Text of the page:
Saturday, 30 May 2015

Every journey begins with a single step ( plus- a defense against a million punch combo!)

You probably know how many bricks it took to start building the skyscraper-

and with how many steps a journey begins.

This simple rule explains how we can solve some of the largest problems you may face. By taking care of them before the get that big!

If you don't like getting chased out of the ring in a sparring match- or getting beaten to a pulp then your training should focus on forestalling attacks. This pass/block, backfist, uppercut combo may seem incredibly simple. I have heard my fair share of wise-cracking members of the laity saying that block/counter drills are useless as your opponent will never attack with just one blow/kick.

Maybe- but his attack has to start with one move. :)

Forestalling does not have to be limited with blocking the first punch/ kick. Intercepting at the turn of a hip, the movement of a shoulder or the raising of a foot can also help you diffuse a confrontation before it gets out of hand.

The highest order (does not make nice videos or even sketches, but works) of applying this universal law is sensing the approach of the fight and avoiding it at minimal cost. This of course requires a level of sensitivity snd alertness above that of the average person.

In karate we used the word "zanshin" (continuing mind) to name the overall awareness we have of our opponent on the dojo floor. If this alertness is a state of fearful concentration, however, it is not very useful.

The awareness that is equally helpful in timeously perceiving threats in your day to day life as much as during your sparring sessions- or even real fights- is sustainable and does not exhaust you or stress you out.

It even helps at work- when you identify risks/ threats and take the necessary action to eliminate them.

When training- an emphasis on the dangers of fighting, the pain or serious injury that comes from getting hit and pressure to attack does not help to create this type of awareness.

What does help is to tune into a calm, open state of mind that puts thoughts and emotions aside in order to allow it to clearly perceive its environment. From here training the body to respond timeously is the other essential part.

Now- it may be true that you will forestall a lot of threats by getting the drop on every person you meet from the first moment you leave home, but that will undoubtedly create problems of its own.
So- don't expect me to bow and call you master if your key to victory in the ring is jumping in with guns blazing and being the first to swing wildly (don't laugh now, but there are black belts who do that!)


CTFD! And meditating will not hurt you either...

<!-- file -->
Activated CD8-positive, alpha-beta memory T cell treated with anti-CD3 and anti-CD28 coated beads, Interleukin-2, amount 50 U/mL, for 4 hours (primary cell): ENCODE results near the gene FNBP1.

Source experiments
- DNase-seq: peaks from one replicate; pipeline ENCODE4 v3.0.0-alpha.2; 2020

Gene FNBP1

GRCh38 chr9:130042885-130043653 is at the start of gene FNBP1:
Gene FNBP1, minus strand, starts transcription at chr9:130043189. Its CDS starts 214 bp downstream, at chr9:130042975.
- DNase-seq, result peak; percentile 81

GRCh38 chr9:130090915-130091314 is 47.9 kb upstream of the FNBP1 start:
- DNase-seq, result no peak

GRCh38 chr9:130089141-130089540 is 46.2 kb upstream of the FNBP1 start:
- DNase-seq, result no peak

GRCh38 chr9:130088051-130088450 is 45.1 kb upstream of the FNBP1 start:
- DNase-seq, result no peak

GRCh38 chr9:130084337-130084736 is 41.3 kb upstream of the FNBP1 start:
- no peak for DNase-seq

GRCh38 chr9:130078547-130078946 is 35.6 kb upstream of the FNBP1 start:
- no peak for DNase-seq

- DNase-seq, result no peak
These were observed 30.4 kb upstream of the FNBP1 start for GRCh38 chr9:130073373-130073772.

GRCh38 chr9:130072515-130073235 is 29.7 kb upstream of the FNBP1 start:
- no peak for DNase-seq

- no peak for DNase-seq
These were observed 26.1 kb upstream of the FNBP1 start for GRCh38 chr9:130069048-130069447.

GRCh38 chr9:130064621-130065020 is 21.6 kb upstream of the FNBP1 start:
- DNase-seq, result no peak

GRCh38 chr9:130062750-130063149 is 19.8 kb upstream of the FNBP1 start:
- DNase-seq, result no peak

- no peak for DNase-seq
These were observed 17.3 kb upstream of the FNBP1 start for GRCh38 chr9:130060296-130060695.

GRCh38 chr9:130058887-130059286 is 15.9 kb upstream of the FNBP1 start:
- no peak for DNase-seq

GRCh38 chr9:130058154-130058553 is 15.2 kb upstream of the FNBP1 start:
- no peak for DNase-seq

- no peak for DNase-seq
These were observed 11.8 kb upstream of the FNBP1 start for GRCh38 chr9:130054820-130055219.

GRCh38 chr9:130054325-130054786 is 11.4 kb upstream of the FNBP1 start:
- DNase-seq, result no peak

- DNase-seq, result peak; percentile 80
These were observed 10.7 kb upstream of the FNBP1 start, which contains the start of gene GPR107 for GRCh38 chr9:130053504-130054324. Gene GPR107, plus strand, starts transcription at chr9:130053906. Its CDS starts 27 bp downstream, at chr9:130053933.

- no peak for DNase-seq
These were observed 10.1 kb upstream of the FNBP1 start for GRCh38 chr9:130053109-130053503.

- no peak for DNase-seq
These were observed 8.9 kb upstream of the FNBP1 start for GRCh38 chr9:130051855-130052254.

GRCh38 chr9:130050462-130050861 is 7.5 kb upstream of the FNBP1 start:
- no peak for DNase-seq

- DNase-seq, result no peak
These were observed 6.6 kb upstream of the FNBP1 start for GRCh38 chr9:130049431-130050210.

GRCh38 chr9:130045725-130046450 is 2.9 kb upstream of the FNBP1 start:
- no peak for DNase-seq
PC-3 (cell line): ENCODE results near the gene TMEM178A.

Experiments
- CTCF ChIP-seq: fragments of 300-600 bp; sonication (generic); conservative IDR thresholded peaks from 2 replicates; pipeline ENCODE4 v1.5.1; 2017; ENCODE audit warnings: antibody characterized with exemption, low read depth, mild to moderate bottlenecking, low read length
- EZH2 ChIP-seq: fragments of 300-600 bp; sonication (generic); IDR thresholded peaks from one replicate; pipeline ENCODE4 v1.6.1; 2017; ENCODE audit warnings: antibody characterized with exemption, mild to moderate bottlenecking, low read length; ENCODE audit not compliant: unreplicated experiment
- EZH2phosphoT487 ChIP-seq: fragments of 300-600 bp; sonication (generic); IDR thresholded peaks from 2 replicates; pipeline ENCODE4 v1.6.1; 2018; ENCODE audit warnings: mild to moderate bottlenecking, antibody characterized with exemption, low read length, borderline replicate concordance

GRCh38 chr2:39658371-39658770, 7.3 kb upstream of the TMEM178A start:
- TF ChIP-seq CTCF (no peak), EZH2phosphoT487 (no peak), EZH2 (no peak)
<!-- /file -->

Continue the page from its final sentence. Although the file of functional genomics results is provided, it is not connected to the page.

Saturday, 23 May 2015

Principles vs Moves (And why Wudang doesn't bother teaching you how to rescue your teacups...)


We all watched Crouching Tiger Hidden Dragon, right?

If you have you will remember Chu Yan's (Michelle Yeoh) subtle, ingenious test to confirm her suspicion that the unassuming Xiao Long (Zhang Ziyi) actually had martial arts training.

She dropped a tea cup.

Now- we all know that Wudang has never taught anyone how to save their fine china from getting shattered on the floor. So- why was Xiaolong able to do it?

Those who are used to me by now will know what my point is here. Xiao Long's alertness and quick reflexes were a benefit of her study of martial art. You don't need to search very far for people to tell you that traditional martial arts are full of fixed positions and form- and then there are the moves with the poetic names... All these things seem to hinder one more than helping in an actual fight.

But don't believe for a second that it's useless!

I have noticed that, despite how the world's knowledge of martial arts seems to have grown, and despite the large number of martial artists I find on Facebook and on Google Plus we still find people who are already considered suitable to get into a cage and fight that criticises a move that's being demonstrated by saying that it "won't work in a real fight". A while ago someone posted a video that compares the self defense drills some of us may use in the dojo with a real life version of the situation it was designed for (and now I don't find the video.)

The video's message may have been news to many people, but I think to anyone that has been practicing any style of martial art up to the equivalent of black belt (meaning that you know the basics by now and are expected to work with it) it was old knowledge.